A congressional brief goes after the abortion decision where it’s apparently strongest: its force as a precedent.
More than 200 members of Congress, almost all of them Republicans, have signed a brief urging the Supreme Court to uphold a Louisiana law regulating abortion clinics.
In case that wasn’t provocative enough, the senators and representatives suggested that the justices might also consider overturning the court’s two most important decisions on abortion: Roe v. Wade (1973) and Planned Parenthood v. Casey (1992). While the argument they make may not prevail this year, it is a strong one that could eventually prove decisive.
The legislators are going after Roe where it’s apparently strongest: They are attacking its force as a precedent. It seems unlikely that a majority of the current justices believe that Roe was a correct interpretation of the Constitution. Even some legal scholars who support legal abortion have acknowledged that nothing in the constitutional text requires it. But the court has stood by this right for nearly 50 years. Supporters of Roe say it would undermine the stability of the law and the authority of the court for it to change course.
The brief’s counterargument is that this line of precedent has proven “unworkable” and its apparent solidity is an illusion. The legislators persuasively make the case that the Supreme Court’s abortion jurisprudence has not been internally consistent on key points and has not provided clear guidance to states about how they can and cannot regulate abortion.
The Casey decision reaffirmed Roe, but also re-worked it, ditching the "trimester" framework — which theoretically subjected abortion to more regulation the longer the pregnancy lasted — that had previously been considered central to it. Casey held that regulations that placed an "undue burden" on the right to abortion were impermissible. But in 2000, when the court had its first high-profile case applying that standard, the very justices who had written the controlling opinion in Casey disagreed about whether it allowed bans on partial-birth abortion.
A majority of the court said it didn’t.
In 2007, the court took up this issue again, and this time made bans legal (while providing a fig-leaf explanation of how it hadn’t really reversed itself).
The court has not been able to walk a straight line since then, either.
A 2016 decision suggested that states could regulate abortion before fetal viability only to protect pregnant women’s health — in unacknowledged contradiction of both the 1992 and 2007 decisions, which allowed regulations for other reasons, too, such as moral revulsion against partial-birth abortion.
That 2016 decision also suggested that in determining whether a regulation imposes an undue burden on women seeking abortion, the court should weigh the regulation’s benefits against its costs. Previous decisions had not applied the standard that way: Once the court found a regulation had a legitimate purpose and imposed no substantial obstacle to abortion, it left the question of whether the regulation was a good idea on balance to legislatures.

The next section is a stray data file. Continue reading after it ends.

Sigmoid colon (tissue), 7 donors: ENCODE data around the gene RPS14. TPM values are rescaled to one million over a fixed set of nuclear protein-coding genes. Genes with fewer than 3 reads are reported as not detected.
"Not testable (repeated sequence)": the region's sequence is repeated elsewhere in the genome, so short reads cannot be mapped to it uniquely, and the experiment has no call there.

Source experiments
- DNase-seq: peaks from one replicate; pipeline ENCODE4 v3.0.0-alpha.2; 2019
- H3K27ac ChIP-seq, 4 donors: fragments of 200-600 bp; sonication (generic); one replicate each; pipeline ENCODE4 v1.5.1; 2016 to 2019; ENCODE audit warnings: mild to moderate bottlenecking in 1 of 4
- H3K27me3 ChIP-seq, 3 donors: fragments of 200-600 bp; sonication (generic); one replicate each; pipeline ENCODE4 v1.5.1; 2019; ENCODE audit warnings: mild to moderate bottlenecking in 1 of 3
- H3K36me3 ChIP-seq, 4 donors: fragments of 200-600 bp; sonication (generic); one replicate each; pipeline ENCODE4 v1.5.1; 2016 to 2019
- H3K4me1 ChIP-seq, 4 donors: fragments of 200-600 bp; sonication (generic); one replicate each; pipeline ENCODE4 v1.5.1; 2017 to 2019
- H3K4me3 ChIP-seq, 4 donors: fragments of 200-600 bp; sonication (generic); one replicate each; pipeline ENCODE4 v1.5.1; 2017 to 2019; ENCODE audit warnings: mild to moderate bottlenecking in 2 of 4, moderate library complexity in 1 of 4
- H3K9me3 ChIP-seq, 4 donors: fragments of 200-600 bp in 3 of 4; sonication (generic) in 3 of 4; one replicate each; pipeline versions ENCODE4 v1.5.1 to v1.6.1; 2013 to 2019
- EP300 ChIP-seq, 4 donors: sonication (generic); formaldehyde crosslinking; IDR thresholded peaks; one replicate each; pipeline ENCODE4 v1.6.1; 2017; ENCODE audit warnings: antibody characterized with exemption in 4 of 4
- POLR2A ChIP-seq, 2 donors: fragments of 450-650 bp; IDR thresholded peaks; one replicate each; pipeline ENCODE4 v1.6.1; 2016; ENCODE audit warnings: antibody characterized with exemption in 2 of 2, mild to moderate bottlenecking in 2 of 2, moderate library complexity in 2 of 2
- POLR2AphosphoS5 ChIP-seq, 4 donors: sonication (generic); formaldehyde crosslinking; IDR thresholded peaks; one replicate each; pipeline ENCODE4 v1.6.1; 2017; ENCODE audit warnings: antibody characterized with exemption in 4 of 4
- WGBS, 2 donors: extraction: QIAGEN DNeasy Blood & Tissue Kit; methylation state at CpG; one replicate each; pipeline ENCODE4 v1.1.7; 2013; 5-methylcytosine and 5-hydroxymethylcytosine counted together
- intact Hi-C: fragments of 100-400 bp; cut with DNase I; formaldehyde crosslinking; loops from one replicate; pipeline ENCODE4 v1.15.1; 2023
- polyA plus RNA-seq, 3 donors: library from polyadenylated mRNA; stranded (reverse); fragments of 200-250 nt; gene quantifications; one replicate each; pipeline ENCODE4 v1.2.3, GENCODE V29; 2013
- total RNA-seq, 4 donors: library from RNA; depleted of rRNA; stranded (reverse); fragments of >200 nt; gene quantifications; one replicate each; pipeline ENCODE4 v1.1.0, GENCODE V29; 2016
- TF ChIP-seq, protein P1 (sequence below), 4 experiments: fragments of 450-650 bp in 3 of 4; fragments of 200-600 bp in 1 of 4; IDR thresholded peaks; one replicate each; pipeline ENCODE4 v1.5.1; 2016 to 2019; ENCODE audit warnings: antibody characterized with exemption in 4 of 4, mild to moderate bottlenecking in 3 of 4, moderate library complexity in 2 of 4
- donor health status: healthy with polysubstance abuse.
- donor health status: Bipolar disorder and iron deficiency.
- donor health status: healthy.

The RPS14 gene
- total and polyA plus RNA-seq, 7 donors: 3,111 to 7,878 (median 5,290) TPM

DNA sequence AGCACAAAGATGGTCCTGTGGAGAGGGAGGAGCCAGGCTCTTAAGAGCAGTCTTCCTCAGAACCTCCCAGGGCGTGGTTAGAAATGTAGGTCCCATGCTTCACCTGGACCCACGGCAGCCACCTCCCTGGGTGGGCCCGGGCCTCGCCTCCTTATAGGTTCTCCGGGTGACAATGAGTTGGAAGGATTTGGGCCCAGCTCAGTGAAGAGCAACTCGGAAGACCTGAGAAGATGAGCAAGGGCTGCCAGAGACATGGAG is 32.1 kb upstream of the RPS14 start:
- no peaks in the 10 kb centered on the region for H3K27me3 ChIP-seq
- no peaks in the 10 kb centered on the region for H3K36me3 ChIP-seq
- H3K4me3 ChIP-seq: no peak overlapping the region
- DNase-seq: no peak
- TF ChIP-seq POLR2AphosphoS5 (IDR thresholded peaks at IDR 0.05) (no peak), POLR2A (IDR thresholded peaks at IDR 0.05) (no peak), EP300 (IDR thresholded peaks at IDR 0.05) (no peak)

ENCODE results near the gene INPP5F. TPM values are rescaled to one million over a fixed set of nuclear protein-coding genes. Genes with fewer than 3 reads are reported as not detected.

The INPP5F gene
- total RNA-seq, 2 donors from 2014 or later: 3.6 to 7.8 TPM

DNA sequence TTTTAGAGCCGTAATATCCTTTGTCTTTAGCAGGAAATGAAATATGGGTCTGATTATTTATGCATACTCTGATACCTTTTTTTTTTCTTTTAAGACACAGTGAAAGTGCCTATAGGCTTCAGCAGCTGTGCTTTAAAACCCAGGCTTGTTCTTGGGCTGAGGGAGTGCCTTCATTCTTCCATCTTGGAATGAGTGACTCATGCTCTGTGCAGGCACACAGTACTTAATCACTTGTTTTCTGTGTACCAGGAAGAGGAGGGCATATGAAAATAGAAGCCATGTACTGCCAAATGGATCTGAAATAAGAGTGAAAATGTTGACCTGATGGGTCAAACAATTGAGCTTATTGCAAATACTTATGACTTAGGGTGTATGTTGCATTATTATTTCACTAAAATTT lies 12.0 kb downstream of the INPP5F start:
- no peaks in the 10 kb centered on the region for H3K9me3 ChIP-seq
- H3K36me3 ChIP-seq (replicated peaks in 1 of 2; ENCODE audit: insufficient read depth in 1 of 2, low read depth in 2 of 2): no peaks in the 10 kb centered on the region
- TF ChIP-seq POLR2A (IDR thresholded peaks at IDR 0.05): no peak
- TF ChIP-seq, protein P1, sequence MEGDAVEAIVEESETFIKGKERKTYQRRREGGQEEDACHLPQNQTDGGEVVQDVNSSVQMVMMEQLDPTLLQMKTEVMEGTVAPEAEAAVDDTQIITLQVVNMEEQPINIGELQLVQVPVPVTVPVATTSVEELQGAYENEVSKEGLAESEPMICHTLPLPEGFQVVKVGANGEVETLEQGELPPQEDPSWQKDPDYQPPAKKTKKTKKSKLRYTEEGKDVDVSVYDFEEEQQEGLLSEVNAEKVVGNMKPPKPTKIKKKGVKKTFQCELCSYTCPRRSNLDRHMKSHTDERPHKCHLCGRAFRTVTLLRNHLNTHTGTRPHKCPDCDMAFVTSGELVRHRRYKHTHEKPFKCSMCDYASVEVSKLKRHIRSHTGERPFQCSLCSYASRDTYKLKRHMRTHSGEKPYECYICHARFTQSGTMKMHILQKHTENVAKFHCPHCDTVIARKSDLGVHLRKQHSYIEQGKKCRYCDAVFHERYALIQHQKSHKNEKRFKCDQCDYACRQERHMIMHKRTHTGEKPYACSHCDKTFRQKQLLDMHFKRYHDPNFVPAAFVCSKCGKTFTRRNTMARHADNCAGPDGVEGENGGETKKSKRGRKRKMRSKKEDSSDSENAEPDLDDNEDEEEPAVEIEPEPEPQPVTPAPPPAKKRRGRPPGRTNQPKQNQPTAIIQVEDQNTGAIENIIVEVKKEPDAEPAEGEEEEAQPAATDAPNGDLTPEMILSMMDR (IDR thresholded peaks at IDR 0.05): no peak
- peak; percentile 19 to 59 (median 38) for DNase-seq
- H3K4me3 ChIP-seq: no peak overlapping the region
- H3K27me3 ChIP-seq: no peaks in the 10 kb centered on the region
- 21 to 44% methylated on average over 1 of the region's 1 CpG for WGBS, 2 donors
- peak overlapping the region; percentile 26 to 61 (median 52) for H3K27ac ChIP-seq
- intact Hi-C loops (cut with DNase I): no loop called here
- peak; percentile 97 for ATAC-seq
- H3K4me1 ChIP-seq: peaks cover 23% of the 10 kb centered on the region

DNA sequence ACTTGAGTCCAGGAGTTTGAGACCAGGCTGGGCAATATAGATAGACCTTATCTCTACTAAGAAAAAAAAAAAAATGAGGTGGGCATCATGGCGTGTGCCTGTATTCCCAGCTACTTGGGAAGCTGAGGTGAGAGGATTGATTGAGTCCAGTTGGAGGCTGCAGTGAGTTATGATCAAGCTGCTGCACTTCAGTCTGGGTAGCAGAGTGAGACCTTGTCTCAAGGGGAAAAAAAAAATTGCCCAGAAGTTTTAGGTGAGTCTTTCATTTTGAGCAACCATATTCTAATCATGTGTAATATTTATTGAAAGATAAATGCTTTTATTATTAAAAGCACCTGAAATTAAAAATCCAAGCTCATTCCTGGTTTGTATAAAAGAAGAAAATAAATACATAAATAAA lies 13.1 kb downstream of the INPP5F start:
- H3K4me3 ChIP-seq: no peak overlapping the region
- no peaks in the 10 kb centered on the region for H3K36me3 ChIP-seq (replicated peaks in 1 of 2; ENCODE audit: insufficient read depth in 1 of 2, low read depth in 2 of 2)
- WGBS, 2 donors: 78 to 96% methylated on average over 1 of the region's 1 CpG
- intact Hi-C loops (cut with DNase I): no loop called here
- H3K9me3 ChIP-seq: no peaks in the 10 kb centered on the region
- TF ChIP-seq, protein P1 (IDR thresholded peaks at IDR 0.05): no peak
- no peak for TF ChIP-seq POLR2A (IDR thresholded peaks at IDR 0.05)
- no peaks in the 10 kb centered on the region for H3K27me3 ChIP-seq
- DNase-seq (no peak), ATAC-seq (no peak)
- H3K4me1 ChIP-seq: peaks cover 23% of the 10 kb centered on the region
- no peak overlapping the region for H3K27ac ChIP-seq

There are other questions on which the court has offered no clear answer. Is abortion a fundamental right, with regulation of it subject to the highest degree of scrutiny from judges? As the legislators’ brief notes, the high court has gone back and forth on this question. Is it, in Casey’s terms, an "undue burden" if a regulation creates a substantial obstacle for a few women seeking abortion, or does it need to create one for a large fraction? It depends on the case before the court.
A few of the conservative justices showed great caution in abortion cases in the last term, so they may not take the brief’s advice. They could decide to let the Louisiana regulations, which require abortionists to have admitting privileges at a local hospital, stand without revisiting their abortion jurisprudence generally.
One way would be to rule that abortion clinics don’t have standing to speak for their prospective future patients in court, especially since the clinics are fighting regulations that might help those patients. That step would bring this part of the law into alignment with the court’s usual approach to standing.
But it would be another change in its abortion decisions.
Thus it would support the legislators’ argument that the court has created a mess rather than a solid body of precedent that much stronger.
The court’s wobbliness isn’t an accident.
It’s a direct result of the lack of constitutional grounding for its decades of abortion decisions. The Constitution offers no guidance on whether or not a restriction on abortion is "undue."
That’s a subjective question, and the answer to it depends a great deal on how much value the life of a fetus has — which is to say, it’s inextricable from the question of the morality of abortion. The justices neither have nor claim any special knowledge about that underlying question. That’s why they ought to exit the field altogether, and leave abortion policy to legislators and voters.
Ramesh Ponnuru is a Bloomberg View columnist. He is a senior editor of National Review and the author of "The Party of Death: The Democrats, the Media, the Courts, and the Disregard for Human Life." To read more of his reports — Click Here Now.
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